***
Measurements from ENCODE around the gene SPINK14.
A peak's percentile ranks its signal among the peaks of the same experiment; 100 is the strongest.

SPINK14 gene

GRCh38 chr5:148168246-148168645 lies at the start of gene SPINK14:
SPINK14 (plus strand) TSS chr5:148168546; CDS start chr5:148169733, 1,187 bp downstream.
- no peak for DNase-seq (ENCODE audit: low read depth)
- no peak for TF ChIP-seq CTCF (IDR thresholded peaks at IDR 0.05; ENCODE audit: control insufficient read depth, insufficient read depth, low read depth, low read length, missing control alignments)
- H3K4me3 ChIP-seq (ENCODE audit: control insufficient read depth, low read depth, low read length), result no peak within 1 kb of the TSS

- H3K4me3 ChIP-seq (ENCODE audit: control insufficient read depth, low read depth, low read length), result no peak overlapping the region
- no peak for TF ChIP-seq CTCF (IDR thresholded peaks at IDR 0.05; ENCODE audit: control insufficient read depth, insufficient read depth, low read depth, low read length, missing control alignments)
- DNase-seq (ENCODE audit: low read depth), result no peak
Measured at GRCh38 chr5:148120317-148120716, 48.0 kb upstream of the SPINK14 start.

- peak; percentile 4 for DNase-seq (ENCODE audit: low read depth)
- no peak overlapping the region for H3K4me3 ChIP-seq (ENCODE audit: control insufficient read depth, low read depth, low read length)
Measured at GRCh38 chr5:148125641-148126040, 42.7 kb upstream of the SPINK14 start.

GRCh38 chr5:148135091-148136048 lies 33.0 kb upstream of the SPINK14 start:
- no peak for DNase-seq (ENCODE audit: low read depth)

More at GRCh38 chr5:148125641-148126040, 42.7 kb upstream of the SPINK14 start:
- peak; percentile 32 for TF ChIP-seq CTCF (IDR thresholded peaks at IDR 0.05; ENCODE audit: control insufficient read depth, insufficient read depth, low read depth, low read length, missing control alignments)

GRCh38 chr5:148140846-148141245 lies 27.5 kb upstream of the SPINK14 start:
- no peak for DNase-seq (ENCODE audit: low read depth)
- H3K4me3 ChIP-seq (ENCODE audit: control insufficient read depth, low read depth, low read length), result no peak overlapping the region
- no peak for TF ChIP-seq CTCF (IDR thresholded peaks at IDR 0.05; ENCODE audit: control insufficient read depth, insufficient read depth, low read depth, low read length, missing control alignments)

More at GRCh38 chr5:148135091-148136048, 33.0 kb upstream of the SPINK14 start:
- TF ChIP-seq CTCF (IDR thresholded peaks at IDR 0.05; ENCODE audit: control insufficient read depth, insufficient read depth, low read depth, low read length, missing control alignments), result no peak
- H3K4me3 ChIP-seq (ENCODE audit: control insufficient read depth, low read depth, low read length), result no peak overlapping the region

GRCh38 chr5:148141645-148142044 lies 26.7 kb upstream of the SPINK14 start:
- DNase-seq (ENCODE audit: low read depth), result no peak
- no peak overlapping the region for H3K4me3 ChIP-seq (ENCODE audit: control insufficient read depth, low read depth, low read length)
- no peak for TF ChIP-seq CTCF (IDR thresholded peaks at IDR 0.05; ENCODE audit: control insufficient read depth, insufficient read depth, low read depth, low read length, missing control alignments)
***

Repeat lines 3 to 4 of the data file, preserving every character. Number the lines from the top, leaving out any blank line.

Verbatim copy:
SPINK14 gene

GRCh38 chr5:148168246-148168645 lies at the start of gene SPINK14: